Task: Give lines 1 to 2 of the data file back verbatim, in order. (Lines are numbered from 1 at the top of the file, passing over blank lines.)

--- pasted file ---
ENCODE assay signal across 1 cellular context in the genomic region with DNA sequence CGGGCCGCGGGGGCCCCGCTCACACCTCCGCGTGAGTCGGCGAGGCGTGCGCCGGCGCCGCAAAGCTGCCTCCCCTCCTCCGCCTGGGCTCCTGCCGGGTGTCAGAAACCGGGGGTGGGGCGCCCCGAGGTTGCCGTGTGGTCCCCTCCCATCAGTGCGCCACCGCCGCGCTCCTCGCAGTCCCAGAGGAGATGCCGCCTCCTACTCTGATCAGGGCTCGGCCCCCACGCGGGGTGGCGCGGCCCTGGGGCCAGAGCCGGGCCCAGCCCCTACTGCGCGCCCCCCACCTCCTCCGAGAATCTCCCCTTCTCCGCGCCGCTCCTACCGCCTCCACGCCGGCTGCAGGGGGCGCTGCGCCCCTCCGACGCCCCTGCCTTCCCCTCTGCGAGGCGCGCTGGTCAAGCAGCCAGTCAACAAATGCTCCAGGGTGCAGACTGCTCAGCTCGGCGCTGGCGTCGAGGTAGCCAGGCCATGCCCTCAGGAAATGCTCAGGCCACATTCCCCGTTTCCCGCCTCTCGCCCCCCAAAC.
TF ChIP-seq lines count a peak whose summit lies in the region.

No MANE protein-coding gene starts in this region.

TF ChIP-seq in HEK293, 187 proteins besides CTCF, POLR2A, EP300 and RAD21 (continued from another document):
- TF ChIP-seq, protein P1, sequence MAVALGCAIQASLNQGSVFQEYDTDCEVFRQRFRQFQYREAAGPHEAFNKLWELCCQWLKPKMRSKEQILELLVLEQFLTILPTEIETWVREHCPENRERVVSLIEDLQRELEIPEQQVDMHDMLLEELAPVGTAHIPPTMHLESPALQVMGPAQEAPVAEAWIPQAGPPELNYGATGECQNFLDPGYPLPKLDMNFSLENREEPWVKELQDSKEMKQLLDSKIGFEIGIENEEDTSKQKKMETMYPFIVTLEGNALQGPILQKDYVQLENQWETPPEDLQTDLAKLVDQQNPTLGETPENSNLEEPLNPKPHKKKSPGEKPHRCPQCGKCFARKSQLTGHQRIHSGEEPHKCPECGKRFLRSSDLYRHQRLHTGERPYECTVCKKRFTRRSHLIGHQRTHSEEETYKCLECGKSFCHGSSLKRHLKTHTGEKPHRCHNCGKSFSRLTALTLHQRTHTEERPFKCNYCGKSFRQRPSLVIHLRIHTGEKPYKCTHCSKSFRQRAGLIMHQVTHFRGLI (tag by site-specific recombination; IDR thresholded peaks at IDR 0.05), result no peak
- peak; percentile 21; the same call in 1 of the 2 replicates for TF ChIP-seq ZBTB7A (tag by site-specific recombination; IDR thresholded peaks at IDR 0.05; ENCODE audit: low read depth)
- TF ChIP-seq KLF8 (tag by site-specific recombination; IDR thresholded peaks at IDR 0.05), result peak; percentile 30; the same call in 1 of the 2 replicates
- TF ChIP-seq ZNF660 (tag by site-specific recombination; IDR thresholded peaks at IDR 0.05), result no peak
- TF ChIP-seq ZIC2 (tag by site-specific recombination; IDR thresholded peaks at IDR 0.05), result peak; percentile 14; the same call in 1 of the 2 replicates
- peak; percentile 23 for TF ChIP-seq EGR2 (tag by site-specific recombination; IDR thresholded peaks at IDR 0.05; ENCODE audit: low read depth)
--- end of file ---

ENCODE assay signal across 1 cellular context in the genomic region with DNA sequence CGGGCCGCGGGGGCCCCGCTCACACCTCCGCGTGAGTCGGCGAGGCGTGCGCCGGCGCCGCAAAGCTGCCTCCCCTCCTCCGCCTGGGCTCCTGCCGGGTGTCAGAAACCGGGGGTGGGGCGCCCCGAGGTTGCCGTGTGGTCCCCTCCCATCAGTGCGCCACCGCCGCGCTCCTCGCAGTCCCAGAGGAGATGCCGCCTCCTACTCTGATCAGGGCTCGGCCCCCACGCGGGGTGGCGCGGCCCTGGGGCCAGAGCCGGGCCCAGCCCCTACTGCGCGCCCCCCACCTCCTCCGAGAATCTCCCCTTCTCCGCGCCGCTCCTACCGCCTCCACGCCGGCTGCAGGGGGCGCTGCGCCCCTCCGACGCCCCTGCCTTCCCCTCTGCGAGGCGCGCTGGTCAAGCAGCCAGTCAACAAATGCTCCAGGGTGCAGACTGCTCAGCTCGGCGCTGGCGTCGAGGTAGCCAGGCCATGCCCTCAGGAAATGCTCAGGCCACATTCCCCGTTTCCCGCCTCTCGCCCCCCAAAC.
TF ChIP-seq lines count a peak whose summit lies in the region.